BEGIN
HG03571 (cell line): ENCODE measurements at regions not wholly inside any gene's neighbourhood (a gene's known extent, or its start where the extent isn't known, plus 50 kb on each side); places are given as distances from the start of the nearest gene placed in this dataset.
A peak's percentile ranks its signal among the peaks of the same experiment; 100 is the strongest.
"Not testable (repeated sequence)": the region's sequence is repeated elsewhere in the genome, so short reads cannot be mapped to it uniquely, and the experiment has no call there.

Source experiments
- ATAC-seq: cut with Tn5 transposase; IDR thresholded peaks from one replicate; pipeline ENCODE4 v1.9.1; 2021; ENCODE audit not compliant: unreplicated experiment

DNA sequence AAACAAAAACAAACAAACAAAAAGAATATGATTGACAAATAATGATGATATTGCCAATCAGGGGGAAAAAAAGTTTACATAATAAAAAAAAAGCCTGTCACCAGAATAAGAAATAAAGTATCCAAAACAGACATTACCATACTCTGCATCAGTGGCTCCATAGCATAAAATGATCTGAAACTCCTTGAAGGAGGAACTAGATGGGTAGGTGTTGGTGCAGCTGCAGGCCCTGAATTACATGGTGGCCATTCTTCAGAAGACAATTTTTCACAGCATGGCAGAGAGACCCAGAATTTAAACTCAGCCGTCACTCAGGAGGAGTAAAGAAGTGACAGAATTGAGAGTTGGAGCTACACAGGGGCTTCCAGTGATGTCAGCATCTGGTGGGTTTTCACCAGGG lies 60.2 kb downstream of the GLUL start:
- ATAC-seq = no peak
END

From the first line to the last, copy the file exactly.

HG03571 (cell line): ENCODE measurements at regions not wholly inside any gene's neighbourhood (a gene's known extent, or its start where the extent isn't known, plus 50 kb on each side); places are given as distances from the start of the nearest gene placed in this dataset.
A peak's percentile ranks its signal among the peaks of the same experiment; 100 is the strongest.
"Not testable (repeated sequence)": the region's sequence is repeated elsewhere in the genome, so short reads cannot be mapped to it uniquely, and the experiment has no call there.

Source experiments
- ATAC-seq: cut with Tn5 transposase; IDR thresholded peaks from one replicate; pipeline ENCODE4 v1.9.1; 2021; ENCODE audit not compliant: unreplicated experiment

DNA sequence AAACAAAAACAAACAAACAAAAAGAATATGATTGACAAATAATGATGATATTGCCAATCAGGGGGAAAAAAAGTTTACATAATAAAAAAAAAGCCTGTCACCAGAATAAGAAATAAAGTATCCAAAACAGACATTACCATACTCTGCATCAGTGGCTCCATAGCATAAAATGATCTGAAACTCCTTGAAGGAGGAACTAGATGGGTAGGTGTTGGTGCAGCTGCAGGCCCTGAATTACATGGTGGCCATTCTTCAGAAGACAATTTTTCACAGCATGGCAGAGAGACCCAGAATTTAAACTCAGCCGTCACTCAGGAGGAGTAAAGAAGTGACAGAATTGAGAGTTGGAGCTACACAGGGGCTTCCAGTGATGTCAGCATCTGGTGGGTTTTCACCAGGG lies 60.2 kb downstream of the GLUL start:
- ATAC-seq = no peak